Russia’s Foreign Ministry is supporting its accused spy in the United States Maria Butina with the hashtag #FreeMariaButina despite mountains of evidence against her that is freely available to the public, while at home dozens of people are being jailed for treason or espionage in cases that are most likely completely invented, and that are tried in secrecy. The cases are a warning to the Russian population about contacts with foreigners, and serve as a deterrent against unrest at a time when Russia’s economy is on a fast downhill slide.

Recently the Moscow court system announced that it would no longer publish details of treason cases, which has made it even more difficult for the media and human rights activists to find out what’s going on with them. Often only the name of the arrested person and then their ultimate sentence is known, without any information about why they were charged. The case of Ukrainian journalist Roman Sushchenko, who was jailed for 12 years for espionage last month after visiting Russia from France, got more attention than most, but still Russian authorities hardly bothered to provide proof of their accusations.

Space agency crackdown

Treason cases are the equivalent of espionage when the accused person is a Russian citizen. The latest victim is 74-year-old scientist Viktor Kudryatsev, who works on Roskosmos projects at the Central Research Institute of Machine Building. He was “found” by rights defenders in Moscow’s Lefortovo prison yesterday, having been ordered into pre-trial detention in secret. Prosecutors claim there was a leak of secret information about hypersonic projects to Western intelligence agencies from Kudryatsev’s institute. Meanwhile, the head of Roskosmos’s analytical centre Dmitri Payson resigned after raids by authorities, and he is now considered a witness in the treason case.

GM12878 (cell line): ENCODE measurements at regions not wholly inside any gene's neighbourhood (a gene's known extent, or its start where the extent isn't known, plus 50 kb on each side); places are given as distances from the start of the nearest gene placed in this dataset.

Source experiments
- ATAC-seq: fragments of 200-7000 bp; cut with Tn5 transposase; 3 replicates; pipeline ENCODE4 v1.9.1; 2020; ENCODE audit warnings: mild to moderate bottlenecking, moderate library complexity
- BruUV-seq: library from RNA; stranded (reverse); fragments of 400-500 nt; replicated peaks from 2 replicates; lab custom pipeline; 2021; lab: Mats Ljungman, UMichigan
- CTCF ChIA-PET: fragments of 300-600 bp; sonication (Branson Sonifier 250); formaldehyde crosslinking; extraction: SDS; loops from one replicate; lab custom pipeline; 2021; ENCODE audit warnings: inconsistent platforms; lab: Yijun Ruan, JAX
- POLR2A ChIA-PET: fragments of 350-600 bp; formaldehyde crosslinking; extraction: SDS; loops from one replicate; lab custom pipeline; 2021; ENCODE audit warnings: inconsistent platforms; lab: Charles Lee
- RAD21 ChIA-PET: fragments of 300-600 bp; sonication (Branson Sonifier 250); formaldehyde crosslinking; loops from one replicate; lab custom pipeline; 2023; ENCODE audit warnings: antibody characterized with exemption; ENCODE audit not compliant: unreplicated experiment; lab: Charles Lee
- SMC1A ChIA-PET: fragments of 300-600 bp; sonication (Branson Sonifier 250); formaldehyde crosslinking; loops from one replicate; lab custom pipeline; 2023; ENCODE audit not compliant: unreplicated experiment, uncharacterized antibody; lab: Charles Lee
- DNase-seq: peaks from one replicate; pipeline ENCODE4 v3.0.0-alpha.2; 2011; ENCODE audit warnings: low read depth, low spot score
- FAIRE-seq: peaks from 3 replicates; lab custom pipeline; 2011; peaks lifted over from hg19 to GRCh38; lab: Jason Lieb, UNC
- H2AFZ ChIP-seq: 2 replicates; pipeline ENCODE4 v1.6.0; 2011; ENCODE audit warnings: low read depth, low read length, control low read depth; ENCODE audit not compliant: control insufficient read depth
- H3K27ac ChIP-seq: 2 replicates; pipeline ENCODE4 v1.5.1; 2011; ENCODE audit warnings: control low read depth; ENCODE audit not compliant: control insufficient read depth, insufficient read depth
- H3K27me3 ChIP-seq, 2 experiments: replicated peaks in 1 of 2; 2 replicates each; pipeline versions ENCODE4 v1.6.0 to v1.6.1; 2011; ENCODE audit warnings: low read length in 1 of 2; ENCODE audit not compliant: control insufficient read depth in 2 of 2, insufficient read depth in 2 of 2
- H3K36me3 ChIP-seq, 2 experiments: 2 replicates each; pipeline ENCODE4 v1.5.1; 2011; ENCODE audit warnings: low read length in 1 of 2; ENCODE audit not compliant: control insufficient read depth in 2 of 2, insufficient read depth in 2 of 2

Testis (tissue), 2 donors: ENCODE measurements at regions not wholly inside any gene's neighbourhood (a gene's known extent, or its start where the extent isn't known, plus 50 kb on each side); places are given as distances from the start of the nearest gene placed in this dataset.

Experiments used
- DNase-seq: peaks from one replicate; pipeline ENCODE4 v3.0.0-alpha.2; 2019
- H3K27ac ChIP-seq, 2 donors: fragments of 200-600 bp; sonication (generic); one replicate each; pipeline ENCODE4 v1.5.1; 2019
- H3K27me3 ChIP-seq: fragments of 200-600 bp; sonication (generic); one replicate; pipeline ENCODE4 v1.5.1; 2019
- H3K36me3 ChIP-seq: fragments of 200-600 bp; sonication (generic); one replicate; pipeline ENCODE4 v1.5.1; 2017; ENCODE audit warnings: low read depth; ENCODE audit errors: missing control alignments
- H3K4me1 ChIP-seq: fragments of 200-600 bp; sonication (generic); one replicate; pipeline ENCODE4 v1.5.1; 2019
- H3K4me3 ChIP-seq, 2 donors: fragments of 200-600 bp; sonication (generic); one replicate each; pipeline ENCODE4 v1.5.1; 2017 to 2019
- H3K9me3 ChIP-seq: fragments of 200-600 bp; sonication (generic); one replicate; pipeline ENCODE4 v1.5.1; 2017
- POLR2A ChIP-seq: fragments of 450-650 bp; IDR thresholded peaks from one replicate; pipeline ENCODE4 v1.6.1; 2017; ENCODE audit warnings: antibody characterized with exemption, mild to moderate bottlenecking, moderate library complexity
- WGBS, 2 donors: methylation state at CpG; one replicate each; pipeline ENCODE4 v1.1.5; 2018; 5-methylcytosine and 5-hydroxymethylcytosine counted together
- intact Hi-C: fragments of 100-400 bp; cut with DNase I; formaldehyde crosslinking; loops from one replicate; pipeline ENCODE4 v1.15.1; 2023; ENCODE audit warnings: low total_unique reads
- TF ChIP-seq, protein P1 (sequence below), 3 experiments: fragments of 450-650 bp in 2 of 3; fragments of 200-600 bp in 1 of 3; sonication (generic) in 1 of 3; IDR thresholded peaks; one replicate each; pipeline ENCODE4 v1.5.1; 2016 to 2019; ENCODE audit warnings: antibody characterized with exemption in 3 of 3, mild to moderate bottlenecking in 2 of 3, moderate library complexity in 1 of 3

Last March former top director at Roskosmos Vladimir Yevdokimov was found stabbed to death in his prison cell in Moscow, having been arrested for embezzlement – another charge that is often used against people who have become inconvenient to the authorities, such as theatre and film director Kirill Serebrennikov. Since Roskosmos is responsible for sending astronauts from the US and other countries into space, purges within the organisation should be a concern for those who entrust their lives to Russia’s rocket-builders. The need to communicate with foreign government agencies raises the risk for Russian employees of facing treason charges. In September 2015 engineer Gennady Kravtsov, who formerly worked for the GRU was jailed for 14 years for applying for a job with a Swedish company. He was accused of including secret information in his CV.

Top managers and military historian

In February 2017 an executive at Russian cybersecurity company Kaspersky Labs, Ruslan Stoyanov, was sent into pre-trial custody on a treason charge along with FSB officers Sergei Mikhailov and Dmitri Dokuchayev, in a case that was thought to have some connection with Russia’s interference in the 2016 US presidential election. It could be that the Kremlin wanted to silence the three because they knew too much. Alternatively Stoyanov might have tried to tell US officials about what was going on. We are in the dark.